Now that the women’s USA has won the gold medal in the Olympics, it is a great time to reflect upon ways to make volleyball more inclusive, fair, and developmentally appropriate for all. Volleyball can be of a gold standard if all children will be allowed to be playing and performing all skills in the game. For instance, there is a huge problem of early specialization that affects tall and short people. All U16 coaches like to think that they are in the Olympics! And sometimes, the volleyball programs forget that children are not adults in miniature (Da Matta, 2021).
The acquisition of an efficient attacking strike can prevent injuries in volleyball related to shoulders, hips, knees and according to the NFHS-CDC, by facilitating a smooth and balanced landing on the floor, even prevention concussions. However, from the ages of 13-16, the net height is a barrier for millions of children to learn how to spiking safely and appropriately (Da Matta, 2004).
In 2001, I was inspired to develop 16 refinement tasks in spiking in volleyball as part of my Motor Learning laboratory classes on applied neuromechanics. In the United States, I analyzed three "styles" as models, Flo Hyman, Tara Cross Battle, and Karch Kiraly. Internationally, I had Bernardi from Italy, Joel Despain, and Zorzi also from Italy. Below, I will present three refinement tasks that are aligned with the expertise development criteria demonstrated by these outstanding volleyball athletes (Da Matta, 2004, Da Matta, et. Al, 2021). The Tokyo 2021 women's match embraced the showdown of two of the best volleyball coaches in the world and a demonstration of the neuromechanics advancement in spiking in volleyball depicted by Jordan Thompson and Fernanda Garay. Jordan Thompson (USA) demonstrated extended body lines, a high spike reach, and a distinct follow-through at the midline of her body. Fernanda Garay (BRA) demonstrated a power style of hitting that focused on the hip extension followed by a strong pike movement in which she applied her whole body on the volleyball unleashing strong spikes. Although this analysis is not about orthodox nor aesthetics, I would like to highlight both styles because they present healthy principles of movement efficiency with proper landing with both feet.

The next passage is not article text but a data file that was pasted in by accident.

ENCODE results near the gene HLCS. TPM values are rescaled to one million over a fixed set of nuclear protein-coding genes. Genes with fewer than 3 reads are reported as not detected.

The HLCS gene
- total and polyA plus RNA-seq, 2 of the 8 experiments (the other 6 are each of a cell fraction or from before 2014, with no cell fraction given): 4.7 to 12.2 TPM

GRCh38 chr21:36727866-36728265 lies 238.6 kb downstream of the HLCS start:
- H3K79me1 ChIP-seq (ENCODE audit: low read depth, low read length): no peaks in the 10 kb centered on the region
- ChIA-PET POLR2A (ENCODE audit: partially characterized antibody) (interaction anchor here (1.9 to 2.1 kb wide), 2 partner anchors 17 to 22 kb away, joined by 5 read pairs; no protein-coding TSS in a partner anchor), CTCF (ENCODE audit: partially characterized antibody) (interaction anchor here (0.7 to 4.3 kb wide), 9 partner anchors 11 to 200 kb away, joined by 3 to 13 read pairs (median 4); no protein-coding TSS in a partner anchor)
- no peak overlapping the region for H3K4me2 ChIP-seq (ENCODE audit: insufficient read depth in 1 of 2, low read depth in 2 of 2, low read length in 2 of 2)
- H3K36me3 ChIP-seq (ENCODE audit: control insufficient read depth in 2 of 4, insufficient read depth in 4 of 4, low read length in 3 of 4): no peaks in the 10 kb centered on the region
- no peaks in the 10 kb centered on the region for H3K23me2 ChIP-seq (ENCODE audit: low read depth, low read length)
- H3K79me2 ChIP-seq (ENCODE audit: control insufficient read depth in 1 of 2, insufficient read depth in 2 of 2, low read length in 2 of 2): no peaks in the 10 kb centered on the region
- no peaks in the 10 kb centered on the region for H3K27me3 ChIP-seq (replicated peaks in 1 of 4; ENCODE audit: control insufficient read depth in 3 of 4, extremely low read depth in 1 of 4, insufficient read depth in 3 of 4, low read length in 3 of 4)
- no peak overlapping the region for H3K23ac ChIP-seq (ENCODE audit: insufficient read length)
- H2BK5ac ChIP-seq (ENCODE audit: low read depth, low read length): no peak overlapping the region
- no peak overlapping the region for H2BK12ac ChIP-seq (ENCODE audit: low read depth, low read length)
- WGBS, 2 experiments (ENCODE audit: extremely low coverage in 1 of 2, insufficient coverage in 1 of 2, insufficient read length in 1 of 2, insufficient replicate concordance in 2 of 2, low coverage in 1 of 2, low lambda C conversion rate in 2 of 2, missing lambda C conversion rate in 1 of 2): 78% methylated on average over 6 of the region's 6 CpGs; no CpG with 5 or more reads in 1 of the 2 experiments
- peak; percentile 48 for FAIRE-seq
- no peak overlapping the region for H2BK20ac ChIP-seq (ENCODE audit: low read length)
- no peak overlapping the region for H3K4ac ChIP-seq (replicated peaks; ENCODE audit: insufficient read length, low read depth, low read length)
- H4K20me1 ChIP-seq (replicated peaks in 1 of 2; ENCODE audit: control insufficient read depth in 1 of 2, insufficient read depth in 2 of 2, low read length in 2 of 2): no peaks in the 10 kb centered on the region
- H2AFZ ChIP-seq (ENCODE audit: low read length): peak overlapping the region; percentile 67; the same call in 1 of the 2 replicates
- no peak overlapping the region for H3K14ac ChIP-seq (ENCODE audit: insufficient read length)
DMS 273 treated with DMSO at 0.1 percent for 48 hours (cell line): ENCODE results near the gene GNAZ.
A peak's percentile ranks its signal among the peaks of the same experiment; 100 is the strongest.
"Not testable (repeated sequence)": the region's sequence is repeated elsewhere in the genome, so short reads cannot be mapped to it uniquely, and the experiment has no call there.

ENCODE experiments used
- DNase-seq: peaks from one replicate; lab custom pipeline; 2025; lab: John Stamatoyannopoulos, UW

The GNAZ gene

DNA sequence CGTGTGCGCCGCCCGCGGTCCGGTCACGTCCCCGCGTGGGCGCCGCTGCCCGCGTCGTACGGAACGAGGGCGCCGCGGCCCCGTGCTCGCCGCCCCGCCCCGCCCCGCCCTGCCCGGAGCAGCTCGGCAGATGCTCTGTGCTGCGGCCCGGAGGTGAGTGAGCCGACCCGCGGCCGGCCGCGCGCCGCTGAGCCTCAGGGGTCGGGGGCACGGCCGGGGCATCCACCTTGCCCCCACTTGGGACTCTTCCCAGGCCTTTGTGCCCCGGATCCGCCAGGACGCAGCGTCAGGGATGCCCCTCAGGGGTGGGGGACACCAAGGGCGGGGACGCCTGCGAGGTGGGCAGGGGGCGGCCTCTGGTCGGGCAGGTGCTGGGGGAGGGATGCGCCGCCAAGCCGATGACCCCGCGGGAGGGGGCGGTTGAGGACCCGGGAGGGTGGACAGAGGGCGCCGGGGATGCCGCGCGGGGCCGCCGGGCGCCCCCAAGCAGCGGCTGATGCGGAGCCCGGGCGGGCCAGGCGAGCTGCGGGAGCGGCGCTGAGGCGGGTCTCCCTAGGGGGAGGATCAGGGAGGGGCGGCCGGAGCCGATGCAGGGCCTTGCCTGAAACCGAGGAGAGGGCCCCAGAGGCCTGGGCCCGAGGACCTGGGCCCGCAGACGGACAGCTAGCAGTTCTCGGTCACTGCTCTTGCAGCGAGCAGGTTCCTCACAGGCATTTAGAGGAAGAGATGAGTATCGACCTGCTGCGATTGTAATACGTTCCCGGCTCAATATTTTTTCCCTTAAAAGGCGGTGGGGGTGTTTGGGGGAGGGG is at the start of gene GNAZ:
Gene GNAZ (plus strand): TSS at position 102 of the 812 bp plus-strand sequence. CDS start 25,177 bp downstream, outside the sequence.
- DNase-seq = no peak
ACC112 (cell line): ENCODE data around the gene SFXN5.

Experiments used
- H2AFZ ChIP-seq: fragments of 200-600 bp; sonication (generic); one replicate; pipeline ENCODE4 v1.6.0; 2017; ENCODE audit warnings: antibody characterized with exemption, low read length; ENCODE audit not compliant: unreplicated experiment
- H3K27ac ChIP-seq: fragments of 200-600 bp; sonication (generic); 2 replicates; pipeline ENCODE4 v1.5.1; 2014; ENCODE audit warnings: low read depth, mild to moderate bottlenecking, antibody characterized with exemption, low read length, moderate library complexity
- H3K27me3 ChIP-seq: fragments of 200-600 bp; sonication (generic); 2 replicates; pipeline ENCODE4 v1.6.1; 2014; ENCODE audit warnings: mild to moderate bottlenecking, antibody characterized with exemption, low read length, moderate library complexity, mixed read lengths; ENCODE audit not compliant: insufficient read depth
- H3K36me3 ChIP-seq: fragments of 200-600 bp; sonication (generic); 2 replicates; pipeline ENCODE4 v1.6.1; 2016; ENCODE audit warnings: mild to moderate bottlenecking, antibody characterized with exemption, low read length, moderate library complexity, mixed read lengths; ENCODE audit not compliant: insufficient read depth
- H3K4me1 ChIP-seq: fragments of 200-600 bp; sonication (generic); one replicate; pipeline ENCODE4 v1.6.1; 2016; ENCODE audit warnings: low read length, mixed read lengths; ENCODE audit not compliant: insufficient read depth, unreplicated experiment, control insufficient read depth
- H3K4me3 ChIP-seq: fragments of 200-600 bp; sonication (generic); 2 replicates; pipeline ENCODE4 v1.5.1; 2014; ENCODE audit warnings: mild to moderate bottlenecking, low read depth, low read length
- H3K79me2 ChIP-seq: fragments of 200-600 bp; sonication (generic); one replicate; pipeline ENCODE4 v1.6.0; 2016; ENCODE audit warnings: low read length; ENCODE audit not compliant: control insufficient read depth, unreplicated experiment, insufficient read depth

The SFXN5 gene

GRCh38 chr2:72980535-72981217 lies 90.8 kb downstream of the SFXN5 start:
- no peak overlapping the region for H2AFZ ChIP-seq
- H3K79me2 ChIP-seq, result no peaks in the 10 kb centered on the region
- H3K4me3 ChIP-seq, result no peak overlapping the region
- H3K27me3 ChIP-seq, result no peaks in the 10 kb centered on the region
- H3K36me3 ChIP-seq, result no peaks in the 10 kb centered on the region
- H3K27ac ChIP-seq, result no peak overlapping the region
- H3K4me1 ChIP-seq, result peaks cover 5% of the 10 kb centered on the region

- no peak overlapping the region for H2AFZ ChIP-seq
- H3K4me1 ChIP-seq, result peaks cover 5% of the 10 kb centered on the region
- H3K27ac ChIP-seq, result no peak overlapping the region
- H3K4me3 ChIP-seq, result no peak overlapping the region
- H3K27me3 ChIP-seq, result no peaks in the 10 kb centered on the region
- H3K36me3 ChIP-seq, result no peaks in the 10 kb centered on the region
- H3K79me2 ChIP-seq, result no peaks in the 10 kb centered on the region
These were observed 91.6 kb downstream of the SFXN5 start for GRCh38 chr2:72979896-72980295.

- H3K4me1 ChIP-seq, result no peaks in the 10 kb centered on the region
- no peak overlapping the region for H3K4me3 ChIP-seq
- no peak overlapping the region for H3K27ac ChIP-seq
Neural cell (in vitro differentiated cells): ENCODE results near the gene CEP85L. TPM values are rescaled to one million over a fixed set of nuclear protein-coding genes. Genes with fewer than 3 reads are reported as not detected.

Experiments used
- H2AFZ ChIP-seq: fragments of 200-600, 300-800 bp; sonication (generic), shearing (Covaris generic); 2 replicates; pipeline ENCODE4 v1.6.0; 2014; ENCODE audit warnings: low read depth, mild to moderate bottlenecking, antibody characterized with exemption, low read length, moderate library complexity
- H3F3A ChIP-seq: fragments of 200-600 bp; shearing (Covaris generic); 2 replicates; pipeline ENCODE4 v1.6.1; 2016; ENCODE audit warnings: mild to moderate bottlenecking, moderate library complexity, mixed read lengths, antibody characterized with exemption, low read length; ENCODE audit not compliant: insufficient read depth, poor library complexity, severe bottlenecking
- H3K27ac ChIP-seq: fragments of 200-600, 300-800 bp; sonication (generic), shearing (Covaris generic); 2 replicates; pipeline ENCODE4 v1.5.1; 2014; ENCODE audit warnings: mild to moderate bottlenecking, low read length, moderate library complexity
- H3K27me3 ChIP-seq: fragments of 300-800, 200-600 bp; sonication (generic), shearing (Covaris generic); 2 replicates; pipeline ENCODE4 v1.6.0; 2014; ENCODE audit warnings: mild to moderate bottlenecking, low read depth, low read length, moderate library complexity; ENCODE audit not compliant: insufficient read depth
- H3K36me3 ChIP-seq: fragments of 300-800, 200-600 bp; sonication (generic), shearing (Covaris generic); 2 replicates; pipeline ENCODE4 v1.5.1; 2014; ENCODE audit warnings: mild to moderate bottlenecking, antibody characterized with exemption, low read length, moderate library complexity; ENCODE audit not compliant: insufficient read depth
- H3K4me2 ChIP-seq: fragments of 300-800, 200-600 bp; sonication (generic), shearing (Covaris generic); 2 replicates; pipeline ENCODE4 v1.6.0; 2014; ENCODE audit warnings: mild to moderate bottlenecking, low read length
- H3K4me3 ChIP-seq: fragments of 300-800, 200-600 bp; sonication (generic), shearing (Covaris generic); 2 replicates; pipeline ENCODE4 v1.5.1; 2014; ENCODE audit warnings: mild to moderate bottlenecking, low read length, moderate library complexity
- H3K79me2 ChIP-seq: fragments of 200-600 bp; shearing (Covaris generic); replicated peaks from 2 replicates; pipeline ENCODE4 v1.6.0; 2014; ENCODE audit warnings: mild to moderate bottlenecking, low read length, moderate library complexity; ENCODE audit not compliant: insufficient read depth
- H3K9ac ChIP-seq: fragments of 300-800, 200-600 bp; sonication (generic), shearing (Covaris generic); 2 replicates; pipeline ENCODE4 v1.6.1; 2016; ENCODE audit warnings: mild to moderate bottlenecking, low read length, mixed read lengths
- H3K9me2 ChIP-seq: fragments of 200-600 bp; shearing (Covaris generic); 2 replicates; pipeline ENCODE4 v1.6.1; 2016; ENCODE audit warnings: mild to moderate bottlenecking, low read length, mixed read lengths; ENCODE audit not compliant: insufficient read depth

Figure 2: Fernanda Garay of Brazil and Jordan Thompson performing a very technical spiking movement.
Therefore, to teach volleyball spiking properly, I would like to borrow the technical criteria of these two outstanding world-class volleyball hitters to highlight the importance of three refinement tasks in teaching children how to spike. The first task is the Springboard drill that will allow players to correct their maximum reach and improve their timing. When learning volleyball, primarily in the United States children at age of 12 learn to spike at a 7 ft tall net. But just months after they complete 13 years of age, with their pre-puberty bodies, they jump to play with the same net as the Olympians do. All over the world, there is a progressive change in the net height that follows the growth curve of all children (sigmoid growth curve). While children are growing some mature faster than others and at different rates which are called the height peak velocity. Children with a fast height peak velocity are early mature and children with slow-fast height peak velocity can be late mature. For instance, according to biological and anthropometric science girl’s growth changes from 11 until 16 years of age and some late mature girls can grow until 19-20 years of age. Boys on the other hand tend to grow from ages 14 through 21 years of age.